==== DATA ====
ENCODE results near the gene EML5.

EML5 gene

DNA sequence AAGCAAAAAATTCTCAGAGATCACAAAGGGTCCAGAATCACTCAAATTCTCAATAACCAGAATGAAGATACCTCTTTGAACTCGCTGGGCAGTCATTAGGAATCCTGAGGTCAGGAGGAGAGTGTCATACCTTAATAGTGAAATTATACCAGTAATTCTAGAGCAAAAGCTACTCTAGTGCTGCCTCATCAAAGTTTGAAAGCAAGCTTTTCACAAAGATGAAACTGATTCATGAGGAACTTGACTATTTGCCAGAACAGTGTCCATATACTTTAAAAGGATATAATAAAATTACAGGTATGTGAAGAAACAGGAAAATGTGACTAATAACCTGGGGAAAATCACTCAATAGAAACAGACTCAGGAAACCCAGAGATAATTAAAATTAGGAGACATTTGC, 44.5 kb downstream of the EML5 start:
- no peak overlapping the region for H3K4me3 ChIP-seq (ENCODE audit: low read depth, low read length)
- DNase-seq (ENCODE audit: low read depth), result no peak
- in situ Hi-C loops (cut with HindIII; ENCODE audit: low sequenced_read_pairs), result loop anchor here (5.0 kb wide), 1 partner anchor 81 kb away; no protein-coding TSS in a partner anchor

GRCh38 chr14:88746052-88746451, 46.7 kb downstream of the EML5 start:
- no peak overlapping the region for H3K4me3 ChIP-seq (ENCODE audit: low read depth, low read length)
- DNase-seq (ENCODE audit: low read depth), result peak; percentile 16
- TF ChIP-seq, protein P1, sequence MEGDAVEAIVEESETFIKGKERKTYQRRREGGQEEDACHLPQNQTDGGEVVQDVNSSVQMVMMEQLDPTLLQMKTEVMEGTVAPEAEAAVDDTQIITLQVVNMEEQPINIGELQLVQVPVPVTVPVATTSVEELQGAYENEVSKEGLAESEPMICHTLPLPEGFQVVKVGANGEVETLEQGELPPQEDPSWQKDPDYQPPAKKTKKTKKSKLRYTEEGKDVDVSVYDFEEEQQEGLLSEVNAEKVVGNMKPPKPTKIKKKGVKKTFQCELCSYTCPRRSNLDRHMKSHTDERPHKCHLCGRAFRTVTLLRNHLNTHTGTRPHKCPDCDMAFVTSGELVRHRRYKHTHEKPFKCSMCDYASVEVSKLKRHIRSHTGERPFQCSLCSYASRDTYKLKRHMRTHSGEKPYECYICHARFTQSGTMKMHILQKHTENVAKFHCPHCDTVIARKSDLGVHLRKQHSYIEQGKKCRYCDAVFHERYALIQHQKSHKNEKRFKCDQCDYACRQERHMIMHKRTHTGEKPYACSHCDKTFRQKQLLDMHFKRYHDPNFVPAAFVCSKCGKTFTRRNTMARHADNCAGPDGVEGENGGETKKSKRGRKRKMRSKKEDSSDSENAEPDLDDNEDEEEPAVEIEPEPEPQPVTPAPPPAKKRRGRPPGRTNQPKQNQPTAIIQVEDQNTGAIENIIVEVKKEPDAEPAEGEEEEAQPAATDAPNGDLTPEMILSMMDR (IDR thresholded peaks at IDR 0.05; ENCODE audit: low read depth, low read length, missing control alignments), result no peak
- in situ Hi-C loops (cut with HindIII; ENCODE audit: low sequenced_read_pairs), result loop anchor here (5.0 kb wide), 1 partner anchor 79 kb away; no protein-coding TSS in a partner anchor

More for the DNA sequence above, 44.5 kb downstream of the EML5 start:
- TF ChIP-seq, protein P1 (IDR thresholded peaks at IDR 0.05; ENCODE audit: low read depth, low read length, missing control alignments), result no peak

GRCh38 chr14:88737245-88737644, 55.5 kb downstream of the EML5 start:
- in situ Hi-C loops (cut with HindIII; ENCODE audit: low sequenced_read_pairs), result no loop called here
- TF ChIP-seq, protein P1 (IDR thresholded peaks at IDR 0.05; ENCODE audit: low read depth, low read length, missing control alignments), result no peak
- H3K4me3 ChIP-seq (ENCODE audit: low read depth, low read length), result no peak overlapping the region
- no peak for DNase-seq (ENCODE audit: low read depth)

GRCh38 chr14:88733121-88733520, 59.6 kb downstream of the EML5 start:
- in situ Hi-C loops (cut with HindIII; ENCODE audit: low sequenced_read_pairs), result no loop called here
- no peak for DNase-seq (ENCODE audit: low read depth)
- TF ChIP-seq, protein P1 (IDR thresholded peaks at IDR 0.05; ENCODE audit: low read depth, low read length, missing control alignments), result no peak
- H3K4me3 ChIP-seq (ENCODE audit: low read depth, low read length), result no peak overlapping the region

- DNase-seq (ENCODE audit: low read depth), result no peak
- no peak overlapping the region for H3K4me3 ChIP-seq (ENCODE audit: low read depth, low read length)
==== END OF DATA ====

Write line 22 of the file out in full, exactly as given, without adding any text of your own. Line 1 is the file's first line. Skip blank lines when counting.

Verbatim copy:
- TF ChIP-seq, protein P1 (IDR thresholded peaks at IDR 0.05; ENCODE audit: low read depth, low read length, missing control alignments), result no peak